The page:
BY ALEX JAFFE
There was no alcohol in the room when Doug Rissing, a sophomore in Randolph Hall, and five others were referred by Residence Assistants to the Judicial Review Board.
The students had been playing a game of “water-pong” on a folding table with cups of water, Red Bull, and Gatorade.
Pong tables of any kind constitute a violation of the residence hall policy that prohibits “[p]ossession of, or use of any objects used to enhance the ingestion of alcohol such as, but not limited to, ‘beer pongs.’”
After the students were charged, everyone who was present in the room at the time of the incident received a letter.
Rissing and his friends added six more to the 76 students charged with judicial violations this past August.
Twice as many University of Mary Washington students were charged with judicial violations in August 2008 compared to August 2007.
Director of Judicial Affairs and Community Responsibility Ray Tuttle explained that student charges can amount quickly when many students are found violating policy in a single crowded room.
Tuttle explained that when students choose to be present in a risky situation, even if they are not violating any policies themselves, they may still be charged.
He said that the Judicial Review Board does not want the Resident Assistant or Head Resident to make judgment calls about who is or is not in violation right there at the incident.
“It might be a good idea to remove yourself from the situation. If you choose not to remove yourself, you have the right to go to a hearing and tell the hearing officer or board why you should not be found responsible,” Tuttle said.
According to a Residence Life staff member, a high number of judicial charges could be prevented if the school made the punishments stricter.
The Student Handbook explains that students found responsible for violations face sanctions that range from reprimand to expulsion.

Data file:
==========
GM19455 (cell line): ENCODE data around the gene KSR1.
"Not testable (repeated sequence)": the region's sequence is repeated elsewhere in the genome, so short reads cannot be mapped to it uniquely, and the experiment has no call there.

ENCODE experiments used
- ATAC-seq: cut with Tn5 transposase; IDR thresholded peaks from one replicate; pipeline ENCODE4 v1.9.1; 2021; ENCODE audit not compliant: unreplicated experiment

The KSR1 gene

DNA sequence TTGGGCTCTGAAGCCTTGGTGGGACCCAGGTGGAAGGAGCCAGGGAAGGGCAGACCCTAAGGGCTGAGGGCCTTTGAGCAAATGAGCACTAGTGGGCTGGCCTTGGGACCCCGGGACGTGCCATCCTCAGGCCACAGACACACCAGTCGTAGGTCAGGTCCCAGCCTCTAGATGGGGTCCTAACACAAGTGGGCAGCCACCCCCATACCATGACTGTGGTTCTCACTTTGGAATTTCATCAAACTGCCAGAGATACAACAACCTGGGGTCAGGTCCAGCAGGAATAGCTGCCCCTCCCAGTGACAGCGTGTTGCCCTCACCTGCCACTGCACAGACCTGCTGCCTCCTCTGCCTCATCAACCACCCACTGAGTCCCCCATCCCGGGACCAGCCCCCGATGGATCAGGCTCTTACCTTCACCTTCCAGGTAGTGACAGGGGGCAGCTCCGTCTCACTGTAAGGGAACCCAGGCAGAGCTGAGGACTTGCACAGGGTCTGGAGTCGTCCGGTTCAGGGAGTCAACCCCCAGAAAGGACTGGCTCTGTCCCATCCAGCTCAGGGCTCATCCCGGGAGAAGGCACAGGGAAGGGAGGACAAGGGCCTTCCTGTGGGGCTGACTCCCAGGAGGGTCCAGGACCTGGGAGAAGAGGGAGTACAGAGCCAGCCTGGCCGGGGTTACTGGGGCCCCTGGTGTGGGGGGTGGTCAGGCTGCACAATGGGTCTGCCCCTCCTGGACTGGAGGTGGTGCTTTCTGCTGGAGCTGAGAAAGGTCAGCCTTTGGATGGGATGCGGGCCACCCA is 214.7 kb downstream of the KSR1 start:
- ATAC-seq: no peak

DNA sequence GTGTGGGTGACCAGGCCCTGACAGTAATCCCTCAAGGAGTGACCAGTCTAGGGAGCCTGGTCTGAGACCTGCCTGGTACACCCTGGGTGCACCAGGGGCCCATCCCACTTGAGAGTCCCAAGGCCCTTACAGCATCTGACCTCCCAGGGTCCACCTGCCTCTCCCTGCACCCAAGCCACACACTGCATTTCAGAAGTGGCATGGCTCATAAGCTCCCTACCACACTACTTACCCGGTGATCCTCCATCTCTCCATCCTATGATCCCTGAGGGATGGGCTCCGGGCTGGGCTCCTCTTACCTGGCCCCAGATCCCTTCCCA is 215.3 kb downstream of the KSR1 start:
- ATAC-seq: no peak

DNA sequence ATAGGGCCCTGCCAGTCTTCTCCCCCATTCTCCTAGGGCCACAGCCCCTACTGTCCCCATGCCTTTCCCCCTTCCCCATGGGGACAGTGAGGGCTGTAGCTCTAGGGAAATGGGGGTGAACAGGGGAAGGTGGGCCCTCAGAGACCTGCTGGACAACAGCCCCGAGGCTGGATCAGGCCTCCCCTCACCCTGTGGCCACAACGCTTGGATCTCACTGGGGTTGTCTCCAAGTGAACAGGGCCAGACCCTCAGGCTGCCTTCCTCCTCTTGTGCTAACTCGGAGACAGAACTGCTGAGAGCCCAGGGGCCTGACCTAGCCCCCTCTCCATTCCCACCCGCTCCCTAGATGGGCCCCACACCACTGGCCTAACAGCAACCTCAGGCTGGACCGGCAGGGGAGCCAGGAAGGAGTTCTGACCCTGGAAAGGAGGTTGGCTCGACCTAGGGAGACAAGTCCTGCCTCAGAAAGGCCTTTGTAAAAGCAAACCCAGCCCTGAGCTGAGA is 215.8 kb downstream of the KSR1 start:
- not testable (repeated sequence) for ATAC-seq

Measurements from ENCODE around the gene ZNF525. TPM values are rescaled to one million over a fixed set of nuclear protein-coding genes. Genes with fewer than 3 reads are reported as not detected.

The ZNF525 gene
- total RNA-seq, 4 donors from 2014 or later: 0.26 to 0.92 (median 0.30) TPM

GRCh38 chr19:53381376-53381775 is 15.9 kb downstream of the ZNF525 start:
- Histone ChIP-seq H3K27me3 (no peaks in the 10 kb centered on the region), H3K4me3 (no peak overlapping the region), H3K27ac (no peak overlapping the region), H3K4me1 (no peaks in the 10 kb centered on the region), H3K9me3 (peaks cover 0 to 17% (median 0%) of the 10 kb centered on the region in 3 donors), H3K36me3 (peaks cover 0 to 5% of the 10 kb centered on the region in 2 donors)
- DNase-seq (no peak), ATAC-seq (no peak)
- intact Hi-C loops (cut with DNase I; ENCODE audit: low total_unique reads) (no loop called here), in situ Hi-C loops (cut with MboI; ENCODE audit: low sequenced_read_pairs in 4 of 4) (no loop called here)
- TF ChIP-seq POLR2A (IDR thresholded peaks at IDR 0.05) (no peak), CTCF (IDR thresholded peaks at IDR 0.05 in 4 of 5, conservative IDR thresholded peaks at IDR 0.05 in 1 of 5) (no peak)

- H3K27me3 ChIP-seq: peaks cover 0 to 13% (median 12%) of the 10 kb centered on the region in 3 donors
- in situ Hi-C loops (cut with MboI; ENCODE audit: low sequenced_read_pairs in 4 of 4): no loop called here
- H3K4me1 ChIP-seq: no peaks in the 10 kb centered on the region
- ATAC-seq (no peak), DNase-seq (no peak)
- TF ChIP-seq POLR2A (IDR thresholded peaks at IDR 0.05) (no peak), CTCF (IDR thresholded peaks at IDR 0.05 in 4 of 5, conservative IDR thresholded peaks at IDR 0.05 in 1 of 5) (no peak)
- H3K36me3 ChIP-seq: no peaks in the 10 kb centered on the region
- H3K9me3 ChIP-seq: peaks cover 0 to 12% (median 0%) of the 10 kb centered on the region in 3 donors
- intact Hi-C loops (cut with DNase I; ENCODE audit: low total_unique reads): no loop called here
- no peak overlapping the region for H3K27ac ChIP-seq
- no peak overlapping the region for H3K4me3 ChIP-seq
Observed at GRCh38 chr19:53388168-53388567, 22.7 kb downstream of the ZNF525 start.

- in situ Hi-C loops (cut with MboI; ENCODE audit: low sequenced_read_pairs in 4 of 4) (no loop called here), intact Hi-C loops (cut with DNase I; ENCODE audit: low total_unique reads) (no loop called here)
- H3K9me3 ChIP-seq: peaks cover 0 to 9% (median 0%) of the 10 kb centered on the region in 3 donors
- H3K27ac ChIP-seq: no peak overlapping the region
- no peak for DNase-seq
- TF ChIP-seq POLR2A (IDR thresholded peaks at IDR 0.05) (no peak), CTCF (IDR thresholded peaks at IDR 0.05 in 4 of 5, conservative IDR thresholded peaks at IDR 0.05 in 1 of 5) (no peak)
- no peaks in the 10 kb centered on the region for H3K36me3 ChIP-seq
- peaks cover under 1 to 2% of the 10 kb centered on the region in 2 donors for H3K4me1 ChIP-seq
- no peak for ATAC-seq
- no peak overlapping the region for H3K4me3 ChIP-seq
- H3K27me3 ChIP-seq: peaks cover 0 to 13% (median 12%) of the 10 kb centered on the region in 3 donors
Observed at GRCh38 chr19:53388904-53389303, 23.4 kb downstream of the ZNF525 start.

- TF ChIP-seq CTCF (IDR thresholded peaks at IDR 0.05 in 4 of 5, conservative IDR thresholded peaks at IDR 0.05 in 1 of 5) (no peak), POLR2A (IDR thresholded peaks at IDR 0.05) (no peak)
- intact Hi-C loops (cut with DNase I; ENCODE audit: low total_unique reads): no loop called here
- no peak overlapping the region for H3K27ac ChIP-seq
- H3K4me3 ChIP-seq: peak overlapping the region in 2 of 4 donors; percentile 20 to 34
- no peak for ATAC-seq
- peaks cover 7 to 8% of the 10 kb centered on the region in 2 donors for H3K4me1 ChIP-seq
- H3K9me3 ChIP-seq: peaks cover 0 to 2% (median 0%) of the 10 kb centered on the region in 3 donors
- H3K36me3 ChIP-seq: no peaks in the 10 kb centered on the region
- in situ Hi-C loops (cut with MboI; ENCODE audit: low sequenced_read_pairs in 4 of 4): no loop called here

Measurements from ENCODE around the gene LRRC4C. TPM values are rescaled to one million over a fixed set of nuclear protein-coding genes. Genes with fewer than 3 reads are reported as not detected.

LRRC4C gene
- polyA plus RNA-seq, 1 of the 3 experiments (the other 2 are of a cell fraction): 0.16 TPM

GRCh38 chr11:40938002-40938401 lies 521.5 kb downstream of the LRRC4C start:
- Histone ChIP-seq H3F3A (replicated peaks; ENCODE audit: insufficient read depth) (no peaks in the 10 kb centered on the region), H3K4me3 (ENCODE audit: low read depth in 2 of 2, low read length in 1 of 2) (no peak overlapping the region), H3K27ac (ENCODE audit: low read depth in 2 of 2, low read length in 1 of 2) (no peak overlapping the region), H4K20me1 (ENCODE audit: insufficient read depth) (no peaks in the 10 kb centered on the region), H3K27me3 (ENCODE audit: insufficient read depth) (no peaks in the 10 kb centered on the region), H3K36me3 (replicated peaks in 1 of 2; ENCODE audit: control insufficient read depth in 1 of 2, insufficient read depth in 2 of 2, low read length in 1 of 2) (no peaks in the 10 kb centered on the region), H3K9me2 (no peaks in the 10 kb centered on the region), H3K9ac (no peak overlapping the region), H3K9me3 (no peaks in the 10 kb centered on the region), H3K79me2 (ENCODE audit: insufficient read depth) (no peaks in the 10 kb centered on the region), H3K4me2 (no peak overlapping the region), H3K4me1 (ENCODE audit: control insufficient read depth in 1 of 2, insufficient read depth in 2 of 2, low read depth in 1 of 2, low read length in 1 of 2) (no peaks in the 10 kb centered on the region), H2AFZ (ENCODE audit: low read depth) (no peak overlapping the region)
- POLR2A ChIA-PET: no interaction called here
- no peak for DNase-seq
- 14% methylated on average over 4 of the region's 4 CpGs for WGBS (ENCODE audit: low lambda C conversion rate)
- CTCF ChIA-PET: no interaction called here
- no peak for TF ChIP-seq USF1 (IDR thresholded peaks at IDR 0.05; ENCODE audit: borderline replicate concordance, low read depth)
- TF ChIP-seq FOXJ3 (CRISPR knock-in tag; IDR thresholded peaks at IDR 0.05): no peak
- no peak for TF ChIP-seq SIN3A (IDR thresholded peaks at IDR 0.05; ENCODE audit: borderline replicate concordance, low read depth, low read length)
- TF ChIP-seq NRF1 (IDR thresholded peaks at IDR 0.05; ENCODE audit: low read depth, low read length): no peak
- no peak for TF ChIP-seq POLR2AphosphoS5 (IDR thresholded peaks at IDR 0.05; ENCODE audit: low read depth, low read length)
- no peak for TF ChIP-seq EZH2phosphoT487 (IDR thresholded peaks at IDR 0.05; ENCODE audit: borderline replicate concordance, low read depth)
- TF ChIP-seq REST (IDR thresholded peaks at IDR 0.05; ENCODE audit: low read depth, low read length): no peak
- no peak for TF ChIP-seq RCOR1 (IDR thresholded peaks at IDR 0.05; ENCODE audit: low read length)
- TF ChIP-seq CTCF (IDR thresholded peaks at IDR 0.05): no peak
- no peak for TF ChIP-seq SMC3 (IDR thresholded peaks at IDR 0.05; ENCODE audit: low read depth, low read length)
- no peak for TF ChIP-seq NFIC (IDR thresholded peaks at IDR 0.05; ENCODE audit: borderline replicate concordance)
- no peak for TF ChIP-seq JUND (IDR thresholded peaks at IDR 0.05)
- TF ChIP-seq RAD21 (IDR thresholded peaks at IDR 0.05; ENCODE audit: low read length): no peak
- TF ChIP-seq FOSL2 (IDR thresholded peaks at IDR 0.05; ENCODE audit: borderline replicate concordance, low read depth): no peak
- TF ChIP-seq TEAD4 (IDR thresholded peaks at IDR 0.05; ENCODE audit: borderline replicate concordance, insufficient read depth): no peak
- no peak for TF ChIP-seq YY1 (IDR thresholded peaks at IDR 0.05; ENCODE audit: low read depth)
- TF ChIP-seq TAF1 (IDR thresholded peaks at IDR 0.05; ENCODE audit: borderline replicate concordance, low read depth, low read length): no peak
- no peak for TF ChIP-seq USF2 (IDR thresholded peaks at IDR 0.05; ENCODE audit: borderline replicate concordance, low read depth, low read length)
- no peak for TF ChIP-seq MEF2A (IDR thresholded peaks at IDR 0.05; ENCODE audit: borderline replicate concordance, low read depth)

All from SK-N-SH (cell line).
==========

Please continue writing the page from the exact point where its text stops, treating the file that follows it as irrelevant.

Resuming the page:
The Residence Life staffer agreed to speak on record, violating to Residence Life policy in exchange for anonymity.
They went on to say that while UMW is stricter than many other schools, students often end up only paying a fine and continue on violating policies because they find the fine is worth whatever rule they are breaking.
The source expressed hope that UMW will toughen up on consequences for violations so that students can have what the source called a safer and more responsible campus.
Violations this August included mostly underage possession or consumption of alcohol, violating quiet hours, and returning to residence halls before the assigned move-in date. A large portion of these occurred in the first weekend of school.
Out of all the charges, 45 were males, 31 were females despite the almost 2:1 female to male ratio.
Most of the charges have occurred in residence halls with 29 in the University Apartments and 15 in Mason Hall.
As for Rissing and the others with the water and folding table, they could not comment on any developments beyond those of the incident itself as that would violate another judiciary policy.
Director of Residence Life, Chris Porter explained that the “beer pongs” rule was enacted when the University Apartments opened. She said that people bringing tables into their apartments for beer pong created a fire hazard.
Porter concluded that big tables used for any kind of pong are essentially a fire hazard because it falls under the residence hall extra furniture prohibition policy.